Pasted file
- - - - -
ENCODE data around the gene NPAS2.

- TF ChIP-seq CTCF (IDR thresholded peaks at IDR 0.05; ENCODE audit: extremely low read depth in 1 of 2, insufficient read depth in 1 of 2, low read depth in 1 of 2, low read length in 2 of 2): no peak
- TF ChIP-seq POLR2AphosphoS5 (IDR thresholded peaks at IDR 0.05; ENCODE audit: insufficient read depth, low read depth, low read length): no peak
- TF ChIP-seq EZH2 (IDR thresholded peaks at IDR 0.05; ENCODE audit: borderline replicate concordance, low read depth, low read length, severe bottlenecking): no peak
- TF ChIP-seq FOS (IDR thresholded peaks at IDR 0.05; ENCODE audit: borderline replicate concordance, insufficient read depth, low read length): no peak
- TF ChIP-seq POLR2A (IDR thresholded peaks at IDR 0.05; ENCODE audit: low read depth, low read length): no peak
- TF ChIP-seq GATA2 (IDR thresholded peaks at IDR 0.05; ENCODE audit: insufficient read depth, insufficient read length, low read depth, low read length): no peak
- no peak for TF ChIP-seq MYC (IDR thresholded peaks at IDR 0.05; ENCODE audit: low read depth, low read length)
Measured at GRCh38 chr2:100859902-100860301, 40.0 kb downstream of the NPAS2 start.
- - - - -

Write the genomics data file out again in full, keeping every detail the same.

ENCODE data around the gene NPAS2.

- TF ChIP-seq CTCF (IDR thresholded peaks at IDR 0.05; ENCODE audit: extremely low read depth in 1 of 2, insufficient read depth in 1 of 2, low read depth in 1 of 2, low read length in 2 of 2): no peak
- TF ChIP-seq POLR2AphosphoS5 (IDR thresholded peaks at IDR 0.05; ENCODE audit: insufficient read depth, low read depth, low read length): no peak
- TF ChIP-seq EZH2 (IDR thresholded peaks at IDR 0.05; ENCODE audit: borderline replicate concordance, low read depth, low read length, severe bottlenecking): no peak
- TF ChIP-seq FOS (IDR thresholded peaks at IDR 0.05; ENCODE audit: borderline replicate concordance, insufficient read depth, low read length): no peak
- TF ChIP-seq POLR2A (IDR thresholded peaks at IDR 0.05; ENCODE audit: low read depth, low read length): no peak
- TF ChIP-seq GATA2 (IDR thresholded peaks at IDR 0.05; ENCODE audit: insufficient read depth, insufficient read length, low read depth, low read length): no peak
- no peak for TF ChIP-seq MYC (IDR thresholded peaks at IDR 0.05; ENCODE audit: low read depth, low read length)
Measured at GRCh38 chr2:100859902-100860301, 40.0 kb downstream of the NPAS2 start.